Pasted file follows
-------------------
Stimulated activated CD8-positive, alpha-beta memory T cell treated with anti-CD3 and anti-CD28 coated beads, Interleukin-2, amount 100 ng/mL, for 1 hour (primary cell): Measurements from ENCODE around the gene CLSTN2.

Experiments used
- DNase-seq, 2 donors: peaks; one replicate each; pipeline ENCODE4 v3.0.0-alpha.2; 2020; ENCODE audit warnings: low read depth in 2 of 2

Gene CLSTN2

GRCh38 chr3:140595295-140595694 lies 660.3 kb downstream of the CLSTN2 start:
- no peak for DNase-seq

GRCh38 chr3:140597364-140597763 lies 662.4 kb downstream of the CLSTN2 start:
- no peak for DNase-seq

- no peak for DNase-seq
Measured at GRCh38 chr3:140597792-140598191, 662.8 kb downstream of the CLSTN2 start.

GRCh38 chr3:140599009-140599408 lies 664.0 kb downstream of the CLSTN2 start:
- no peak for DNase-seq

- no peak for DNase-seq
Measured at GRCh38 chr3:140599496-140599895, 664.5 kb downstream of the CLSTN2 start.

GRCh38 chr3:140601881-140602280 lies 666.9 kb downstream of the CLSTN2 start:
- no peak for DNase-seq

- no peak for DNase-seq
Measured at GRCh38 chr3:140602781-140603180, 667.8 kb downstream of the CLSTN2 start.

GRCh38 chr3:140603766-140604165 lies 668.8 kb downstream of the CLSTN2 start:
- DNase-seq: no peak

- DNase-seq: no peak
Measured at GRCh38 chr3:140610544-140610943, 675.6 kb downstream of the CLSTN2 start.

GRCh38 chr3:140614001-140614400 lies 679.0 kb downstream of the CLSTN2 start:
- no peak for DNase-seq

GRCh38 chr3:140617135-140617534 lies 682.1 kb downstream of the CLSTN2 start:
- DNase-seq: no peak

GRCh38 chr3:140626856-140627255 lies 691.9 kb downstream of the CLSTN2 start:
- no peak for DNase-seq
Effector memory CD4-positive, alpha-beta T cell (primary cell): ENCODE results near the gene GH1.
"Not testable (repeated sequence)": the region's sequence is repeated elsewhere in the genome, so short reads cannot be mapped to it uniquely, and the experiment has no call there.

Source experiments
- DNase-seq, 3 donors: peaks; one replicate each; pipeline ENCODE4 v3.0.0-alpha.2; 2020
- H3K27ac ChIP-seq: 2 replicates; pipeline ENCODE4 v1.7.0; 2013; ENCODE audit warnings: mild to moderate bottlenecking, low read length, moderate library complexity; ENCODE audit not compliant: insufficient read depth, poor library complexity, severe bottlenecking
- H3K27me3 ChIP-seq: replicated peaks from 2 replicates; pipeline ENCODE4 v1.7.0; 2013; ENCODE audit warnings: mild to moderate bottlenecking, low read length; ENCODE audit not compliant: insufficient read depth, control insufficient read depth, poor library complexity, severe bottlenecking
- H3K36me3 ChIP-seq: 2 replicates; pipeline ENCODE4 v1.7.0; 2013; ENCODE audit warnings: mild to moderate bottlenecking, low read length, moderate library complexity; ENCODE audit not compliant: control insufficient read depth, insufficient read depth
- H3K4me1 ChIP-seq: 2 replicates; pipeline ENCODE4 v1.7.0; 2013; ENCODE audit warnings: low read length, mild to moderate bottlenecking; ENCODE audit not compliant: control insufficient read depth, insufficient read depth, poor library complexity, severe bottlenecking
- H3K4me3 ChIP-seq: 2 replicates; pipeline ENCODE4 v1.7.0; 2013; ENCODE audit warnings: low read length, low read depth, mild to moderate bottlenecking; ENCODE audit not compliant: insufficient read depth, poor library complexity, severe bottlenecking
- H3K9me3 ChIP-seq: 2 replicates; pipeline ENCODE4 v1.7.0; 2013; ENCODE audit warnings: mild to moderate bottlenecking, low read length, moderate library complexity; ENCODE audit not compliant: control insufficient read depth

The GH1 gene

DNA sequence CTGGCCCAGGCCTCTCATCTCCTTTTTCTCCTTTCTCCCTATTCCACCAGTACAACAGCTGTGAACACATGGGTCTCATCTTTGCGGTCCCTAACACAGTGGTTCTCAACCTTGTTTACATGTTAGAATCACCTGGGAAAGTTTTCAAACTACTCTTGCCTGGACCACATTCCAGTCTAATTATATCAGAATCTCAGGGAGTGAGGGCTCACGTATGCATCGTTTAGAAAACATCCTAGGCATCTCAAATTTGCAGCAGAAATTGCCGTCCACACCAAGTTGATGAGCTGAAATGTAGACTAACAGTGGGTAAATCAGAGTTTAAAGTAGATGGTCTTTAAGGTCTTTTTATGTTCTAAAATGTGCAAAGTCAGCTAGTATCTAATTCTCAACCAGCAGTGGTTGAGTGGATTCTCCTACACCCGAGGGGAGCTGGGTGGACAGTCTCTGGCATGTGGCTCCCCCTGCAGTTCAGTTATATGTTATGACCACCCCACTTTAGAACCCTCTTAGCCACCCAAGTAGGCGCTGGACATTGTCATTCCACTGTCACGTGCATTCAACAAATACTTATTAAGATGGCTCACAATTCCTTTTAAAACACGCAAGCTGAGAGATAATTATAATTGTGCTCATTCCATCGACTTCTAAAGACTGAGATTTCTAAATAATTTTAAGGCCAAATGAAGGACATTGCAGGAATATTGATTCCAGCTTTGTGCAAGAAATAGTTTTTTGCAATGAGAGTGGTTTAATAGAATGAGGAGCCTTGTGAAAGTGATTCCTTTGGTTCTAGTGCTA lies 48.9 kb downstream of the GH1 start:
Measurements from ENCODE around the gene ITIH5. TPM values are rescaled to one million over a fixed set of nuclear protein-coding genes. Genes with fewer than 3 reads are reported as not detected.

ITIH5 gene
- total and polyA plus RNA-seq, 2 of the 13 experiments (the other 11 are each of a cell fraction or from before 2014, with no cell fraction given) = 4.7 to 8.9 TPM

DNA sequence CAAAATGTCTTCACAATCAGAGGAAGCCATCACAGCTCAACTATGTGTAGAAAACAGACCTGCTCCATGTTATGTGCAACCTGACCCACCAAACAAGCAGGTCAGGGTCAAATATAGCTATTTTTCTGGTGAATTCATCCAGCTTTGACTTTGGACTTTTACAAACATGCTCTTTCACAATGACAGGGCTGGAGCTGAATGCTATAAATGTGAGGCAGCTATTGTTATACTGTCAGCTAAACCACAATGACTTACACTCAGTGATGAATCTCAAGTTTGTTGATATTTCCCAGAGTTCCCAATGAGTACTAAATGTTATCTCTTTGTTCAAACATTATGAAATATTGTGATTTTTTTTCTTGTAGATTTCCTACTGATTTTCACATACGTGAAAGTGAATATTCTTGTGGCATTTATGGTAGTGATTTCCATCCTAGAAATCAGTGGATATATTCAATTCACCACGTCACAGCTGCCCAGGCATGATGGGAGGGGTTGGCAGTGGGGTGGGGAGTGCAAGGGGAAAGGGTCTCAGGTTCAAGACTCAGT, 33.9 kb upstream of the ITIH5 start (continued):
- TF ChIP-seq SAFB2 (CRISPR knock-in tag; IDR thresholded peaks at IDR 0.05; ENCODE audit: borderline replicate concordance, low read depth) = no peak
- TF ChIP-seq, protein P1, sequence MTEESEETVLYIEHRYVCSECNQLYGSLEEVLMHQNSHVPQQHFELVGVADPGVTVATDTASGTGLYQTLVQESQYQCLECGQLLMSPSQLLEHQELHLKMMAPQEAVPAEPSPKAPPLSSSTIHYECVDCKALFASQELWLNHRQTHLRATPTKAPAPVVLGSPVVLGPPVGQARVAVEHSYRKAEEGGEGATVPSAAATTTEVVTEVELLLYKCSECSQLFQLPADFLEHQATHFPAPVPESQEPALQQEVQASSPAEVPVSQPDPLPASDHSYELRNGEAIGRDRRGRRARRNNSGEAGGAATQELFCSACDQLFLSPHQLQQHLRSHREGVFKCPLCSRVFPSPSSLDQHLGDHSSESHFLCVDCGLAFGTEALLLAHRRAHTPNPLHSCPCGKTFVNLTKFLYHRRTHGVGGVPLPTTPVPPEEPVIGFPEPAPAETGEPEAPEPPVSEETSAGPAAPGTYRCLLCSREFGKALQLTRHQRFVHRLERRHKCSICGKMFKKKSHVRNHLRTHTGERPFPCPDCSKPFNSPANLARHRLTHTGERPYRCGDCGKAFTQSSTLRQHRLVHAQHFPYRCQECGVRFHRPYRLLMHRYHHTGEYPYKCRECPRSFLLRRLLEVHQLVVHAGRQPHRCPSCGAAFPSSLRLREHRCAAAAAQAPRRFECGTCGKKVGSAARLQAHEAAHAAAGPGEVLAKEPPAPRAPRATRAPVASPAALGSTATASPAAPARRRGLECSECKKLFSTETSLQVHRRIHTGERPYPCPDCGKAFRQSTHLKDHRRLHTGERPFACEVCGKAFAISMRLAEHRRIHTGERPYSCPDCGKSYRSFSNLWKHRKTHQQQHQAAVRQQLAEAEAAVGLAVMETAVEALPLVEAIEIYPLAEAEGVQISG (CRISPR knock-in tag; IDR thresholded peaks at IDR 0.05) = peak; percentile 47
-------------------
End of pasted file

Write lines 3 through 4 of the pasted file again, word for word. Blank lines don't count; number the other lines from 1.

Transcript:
- DNase-seq, 2 donors: peaks; one replicate each; pipeline ENCODE4 v3.0.0-alpha.2; 2020; ENCODE audit warnings: low read depth in 2 of 2

Gene CLSTN2